Today I watched Depression, the secret we share, a TED talk by Andrew Solomon (it was on my Facebook feed). He shares some stark truths about depression and how it is to be depressed, alongside some ideas of what could help to relieve it. The relief from depression seems to be the best one can hope for rather than the cessation of it. What do other cultures do around this – do they have depression? Solomon has a book (of course) about depression but reviews on Amazon stated his writing was very subjective, albeit eloquently so, and I was guided to a book that is more matter of fact: Lewis Wolpert’s Malignant Sadness, The Anatomy of Depression, which I will pick up from the University of Brighton library at Falmer when I have more oomph.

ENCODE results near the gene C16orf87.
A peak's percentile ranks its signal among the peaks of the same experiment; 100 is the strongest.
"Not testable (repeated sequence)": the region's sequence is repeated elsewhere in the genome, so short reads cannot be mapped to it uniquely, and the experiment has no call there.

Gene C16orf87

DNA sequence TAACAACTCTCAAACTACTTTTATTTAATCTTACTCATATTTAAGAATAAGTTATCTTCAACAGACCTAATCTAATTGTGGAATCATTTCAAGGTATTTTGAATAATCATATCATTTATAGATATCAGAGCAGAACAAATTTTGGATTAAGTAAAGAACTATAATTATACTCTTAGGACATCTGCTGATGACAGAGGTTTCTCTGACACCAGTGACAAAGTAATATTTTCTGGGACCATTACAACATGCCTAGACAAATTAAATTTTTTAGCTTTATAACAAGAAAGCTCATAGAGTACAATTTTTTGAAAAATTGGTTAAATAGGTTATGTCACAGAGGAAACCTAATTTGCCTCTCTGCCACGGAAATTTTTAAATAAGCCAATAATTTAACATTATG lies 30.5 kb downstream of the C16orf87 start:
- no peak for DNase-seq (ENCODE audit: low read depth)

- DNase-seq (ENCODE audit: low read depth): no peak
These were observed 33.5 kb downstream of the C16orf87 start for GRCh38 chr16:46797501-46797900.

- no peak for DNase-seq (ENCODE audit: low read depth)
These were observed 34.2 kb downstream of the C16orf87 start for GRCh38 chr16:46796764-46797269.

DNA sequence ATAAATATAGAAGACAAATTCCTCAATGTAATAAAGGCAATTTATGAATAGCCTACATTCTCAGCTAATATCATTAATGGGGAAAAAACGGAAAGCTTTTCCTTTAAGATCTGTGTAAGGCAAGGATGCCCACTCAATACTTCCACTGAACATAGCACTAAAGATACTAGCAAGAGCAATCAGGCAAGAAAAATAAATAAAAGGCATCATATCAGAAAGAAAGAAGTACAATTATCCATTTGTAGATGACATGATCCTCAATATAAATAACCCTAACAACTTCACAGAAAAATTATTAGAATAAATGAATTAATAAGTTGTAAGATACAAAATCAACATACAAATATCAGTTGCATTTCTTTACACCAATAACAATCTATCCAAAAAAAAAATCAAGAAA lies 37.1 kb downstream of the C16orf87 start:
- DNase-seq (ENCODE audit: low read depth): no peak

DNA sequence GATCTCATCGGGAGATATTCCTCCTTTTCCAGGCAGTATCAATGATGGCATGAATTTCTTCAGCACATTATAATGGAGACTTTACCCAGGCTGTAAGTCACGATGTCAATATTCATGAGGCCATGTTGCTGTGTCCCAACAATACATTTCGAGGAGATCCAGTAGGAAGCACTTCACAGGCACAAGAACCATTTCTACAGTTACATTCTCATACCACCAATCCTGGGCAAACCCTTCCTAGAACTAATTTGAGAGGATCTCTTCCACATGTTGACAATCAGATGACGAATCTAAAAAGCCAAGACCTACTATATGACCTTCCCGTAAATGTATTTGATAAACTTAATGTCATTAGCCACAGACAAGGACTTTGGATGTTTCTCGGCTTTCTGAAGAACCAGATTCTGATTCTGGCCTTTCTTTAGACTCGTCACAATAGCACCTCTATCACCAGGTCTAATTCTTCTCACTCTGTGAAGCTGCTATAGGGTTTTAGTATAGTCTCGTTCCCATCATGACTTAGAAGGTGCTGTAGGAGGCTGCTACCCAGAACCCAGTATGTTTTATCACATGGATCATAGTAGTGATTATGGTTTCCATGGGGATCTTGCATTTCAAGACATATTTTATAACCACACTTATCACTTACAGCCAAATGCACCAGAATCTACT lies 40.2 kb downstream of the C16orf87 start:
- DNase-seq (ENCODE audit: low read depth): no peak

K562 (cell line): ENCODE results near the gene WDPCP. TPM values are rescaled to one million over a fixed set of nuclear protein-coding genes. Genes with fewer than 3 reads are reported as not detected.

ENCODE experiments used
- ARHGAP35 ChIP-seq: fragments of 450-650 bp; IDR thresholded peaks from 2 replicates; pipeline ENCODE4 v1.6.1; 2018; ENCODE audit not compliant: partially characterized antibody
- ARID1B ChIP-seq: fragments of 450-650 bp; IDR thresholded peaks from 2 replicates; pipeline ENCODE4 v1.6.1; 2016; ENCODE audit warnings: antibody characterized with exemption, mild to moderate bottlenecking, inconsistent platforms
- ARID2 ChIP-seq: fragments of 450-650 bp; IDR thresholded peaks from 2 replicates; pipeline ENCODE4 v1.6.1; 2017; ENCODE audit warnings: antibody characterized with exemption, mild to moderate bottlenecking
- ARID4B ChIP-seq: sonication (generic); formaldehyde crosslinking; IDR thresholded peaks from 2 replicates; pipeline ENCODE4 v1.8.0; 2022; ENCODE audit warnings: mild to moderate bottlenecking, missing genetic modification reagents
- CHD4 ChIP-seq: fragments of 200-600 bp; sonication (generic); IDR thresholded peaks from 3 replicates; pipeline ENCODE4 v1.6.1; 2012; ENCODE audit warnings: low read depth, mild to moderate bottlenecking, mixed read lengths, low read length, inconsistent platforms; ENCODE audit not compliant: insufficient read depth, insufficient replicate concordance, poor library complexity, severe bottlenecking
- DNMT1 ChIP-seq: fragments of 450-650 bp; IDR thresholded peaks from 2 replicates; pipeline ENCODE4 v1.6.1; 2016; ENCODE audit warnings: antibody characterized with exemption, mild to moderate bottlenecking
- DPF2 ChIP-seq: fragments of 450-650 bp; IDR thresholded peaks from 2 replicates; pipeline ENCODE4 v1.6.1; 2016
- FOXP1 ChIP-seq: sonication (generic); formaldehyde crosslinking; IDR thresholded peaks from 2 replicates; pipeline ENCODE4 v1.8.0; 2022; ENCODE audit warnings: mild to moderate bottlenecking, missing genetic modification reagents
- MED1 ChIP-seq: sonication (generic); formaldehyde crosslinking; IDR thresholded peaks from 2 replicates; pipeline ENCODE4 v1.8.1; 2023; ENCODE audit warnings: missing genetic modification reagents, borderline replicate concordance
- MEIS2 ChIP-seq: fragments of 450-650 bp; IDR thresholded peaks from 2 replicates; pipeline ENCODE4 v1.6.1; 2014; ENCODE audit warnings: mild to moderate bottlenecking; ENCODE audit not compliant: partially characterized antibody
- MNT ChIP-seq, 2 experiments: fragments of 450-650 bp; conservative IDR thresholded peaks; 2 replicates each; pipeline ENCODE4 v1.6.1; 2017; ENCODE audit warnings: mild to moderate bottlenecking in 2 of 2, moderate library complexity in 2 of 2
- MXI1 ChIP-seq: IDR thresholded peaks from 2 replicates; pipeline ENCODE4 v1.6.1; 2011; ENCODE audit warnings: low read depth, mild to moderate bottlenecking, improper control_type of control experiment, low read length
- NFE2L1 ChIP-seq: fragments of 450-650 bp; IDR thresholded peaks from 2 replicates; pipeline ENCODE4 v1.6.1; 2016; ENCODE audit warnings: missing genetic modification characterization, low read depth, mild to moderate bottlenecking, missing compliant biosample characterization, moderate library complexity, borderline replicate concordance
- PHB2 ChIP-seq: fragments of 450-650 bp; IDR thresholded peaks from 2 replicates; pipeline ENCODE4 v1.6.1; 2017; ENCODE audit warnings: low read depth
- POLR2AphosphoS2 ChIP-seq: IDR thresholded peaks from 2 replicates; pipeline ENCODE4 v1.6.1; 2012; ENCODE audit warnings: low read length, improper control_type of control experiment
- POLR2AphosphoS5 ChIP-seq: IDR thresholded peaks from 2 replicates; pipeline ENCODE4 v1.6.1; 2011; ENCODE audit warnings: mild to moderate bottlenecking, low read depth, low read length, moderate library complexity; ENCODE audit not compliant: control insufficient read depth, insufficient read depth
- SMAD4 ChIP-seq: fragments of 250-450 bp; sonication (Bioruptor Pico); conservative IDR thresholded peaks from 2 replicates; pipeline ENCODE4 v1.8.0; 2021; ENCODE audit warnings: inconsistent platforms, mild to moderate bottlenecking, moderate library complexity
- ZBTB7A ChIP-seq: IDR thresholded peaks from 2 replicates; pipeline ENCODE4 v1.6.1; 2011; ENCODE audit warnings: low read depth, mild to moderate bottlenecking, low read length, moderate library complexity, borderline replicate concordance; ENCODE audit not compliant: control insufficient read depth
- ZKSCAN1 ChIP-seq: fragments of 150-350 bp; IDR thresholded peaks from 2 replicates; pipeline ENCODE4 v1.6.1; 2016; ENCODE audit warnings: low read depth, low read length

Perhaps turning towards something worthwhile is a way of curing depression. One of the things I like about Linux, as an operating system, is that it is open source and, therefore, subverts the proprietary way capitalism works. The paragraph about open source code pasted in my notebook in the photograph above comes from Get Back In The Box, Innovation from the Inside Out by Douglas Rushkoff. I cut a lot of the pages of his book out and pasted stuff over the rest; it was the book I used to record my process on my last project. Some of the pages of the book, which is a book designed to help businesses reconnect with what they do well rather than focus on profit, provide me with some good quotes and inspiration, like this one about open source code. I downloaded Eric S. Raymond’s The Cathedral and the Bazaar, read it avidly, and copied the points he made about building something with open source principles. Of course, he’s talking about building software programs, but I’m going to utilise it for Wonder Land, which I would like to be open source. I’m going to use his points to think about and take actions on aspects of Wonder Land.